It is our invention to deliver successively small 6 quantities of air around the object to be treated with the air. We can deliver these rings in small quantities and with great frequency or relatively high velocity due to the fact that there is no continuity between them in the sense of a blast of 10 air which would cause a draft. By eliminating this drafty feeling, we are enabled to reduce the temperature while, at the same time, to increase the volume of air actually applied to the person or object without any of the disadvantages of a 15 cold draft. By our invention, we are able to apply a closely-regulated and accurately-conditioned relatively small body of air directly to the person or object-aifected so that substantially all of the air which we apply is applied efiectively to the 20 person and the large bulb of conditioned air which is not so effectively applied in the present air conditioning systems is eliminated. "Ihe corresponding savings and the corresponding accuracy of application will be immediately apparent. 25 By breaking up the bodies of air so applied and emitting them in the form of vortex rings at intervals, we get away from the continuity of the draft effect; we provide for evaporation by successive applications of the conditioned air and 30 we reduce the cost because we only use that amount of air in a particular area in which the person or object stands and, by our vortex rings, we surround the person or object with a gentle bath of the conditioned air to give the effect of a 35 light summer breeze on an early June morninga result that has hitherto been long sought but not attained in the art of regulating the condition of air according to the needs of an object or a human being. 40 Our invention has the further advantage that, as the vortex rings enter an enclosure, they tend not to diffuse with the unconditioned air but travel in a straight line until they strike persons or objects and then to diffuse over them. 45 Thus, the air that is conditioned remains so until it strikes persons or objects. Of course, the rings have a finite range which depends on the manner in which they are produced. After the vortex rings reach the end of their range 50 they diffuse the air more thoroughly that has been conditioned with the air that has not been conditionedwithout the creation of drafts because these vortex rings are constantly expandlng and moving bodies'of conditioned air presenting the maximum surface for distribution and contact with the untreated air.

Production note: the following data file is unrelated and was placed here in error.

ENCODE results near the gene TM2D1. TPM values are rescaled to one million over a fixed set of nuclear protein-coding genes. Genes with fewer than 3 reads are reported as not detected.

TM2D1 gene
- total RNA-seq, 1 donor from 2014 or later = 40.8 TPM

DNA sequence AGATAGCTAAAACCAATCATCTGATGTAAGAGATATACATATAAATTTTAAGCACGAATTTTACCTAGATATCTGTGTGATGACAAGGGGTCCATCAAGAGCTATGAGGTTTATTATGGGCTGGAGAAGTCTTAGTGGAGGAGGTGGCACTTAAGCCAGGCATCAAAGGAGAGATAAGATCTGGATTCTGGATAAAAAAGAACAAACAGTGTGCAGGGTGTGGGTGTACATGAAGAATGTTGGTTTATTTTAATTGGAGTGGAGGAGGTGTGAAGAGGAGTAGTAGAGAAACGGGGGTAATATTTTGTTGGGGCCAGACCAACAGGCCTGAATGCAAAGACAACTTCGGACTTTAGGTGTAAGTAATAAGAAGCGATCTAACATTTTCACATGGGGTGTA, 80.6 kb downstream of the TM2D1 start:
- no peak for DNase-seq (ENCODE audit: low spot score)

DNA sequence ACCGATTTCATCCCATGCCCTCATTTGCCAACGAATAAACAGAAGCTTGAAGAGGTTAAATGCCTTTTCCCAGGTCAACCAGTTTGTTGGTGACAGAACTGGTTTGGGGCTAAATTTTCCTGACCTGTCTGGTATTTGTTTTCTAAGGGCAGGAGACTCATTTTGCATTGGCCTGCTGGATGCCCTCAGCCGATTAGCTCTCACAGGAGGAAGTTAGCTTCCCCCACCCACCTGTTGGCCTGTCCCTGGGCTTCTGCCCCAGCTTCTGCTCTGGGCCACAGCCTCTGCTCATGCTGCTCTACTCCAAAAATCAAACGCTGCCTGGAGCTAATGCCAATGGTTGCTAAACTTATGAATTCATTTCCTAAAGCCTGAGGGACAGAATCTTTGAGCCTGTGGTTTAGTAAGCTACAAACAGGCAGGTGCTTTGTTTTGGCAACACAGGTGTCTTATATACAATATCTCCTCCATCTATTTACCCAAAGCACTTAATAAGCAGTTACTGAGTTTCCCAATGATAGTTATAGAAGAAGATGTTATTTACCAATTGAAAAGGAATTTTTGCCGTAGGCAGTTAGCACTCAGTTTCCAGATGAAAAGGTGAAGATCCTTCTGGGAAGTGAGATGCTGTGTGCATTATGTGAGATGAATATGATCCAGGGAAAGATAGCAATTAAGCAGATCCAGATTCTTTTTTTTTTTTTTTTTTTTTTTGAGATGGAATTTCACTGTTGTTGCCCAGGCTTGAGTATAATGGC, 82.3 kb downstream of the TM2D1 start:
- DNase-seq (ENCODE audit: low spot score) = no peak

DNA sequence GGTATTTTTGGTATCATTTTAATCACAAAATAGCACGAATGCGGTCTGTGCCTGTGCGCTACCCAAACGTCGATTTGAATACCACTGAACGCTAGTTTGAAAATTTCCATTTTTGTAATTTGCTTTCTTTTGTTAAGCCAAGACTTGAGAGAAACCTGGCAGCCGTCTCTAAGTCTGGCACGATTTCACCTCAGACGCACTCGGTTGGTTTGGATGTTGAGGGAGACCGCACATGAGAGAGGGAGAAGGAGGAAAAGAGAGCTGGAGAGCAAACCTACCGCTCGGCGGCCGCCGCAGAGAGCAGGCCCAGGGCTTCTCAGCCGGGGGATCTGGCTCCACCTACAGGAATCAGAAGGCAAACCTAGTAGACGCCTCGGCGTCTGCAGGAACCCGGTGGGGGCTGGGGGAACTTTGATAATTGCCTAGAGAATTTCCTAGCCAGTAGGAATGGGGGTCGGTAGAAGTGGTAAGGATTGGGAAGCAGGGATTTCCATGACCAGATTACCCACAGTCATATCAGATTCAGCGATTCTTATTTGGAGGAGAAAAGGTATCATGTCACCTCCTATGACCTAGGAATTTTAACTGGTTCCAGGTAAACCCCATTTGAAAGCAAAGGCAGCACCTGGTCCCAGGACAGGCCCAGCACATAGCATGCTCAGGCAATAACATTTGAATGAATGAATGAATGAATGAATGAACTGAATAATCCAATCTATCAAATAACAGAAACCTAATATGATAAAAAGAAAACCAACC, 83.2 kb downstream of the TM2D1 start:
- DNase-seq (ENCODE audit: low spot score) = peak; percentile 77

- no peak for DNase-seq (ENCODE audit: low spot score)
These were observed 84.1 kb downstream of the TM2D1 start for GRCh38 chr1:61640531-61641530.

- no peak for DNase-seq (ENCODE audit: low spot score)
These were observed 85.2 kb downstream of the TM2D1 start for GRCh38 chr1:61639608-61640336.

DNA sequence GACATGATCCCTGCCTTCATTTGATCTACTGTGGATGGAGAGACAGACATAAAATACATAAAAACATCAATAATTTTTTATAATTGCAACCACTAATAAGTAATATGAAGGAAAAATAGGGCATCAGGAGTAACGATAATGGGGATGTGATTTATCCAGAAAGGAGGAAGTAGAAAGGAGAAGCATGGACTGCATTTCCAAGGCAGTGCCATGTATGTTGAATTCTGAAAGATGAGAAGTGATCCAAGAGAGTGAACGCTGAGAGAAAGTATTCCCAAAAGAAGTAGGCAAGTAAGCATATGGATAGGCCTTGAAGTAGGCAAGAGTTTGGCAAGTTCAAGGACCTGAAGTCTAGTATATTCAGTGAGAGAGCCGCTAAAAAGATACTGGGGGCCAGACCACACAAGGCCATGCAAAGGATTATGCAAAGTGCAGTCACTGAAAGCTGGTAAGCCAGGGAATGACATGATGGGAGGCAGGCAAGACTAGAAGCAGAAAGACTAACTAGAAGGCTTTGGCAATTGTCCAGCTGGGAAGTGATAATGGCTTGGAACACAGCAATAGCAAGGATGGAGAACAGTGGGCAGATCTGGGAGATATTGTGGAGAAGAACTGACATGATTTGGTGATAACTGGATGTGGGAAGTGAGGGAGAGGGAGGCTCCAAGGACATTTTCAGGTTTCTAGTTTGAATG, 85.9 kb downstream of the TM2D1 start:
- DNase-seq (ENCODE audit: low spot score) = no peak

Our invention is useful for merely circulating the air when it is not otherwise conditioned. It takes the place of an electric fan without the disadvantages of handling large volumes of air and without drafts.

Referring to the drawing:

Figure 1 is a diagrammatic view showing how the vortex rings of air can be produced;

Figure 2 is a perspective of one of our vortex rings showing the general direction of rotation of the ring of air thus produced which results in its constantly expanding character. The air in the ring rotates while the ring moves forwardly;

v Figure 3 is another view of the ring indicating the same characteristics;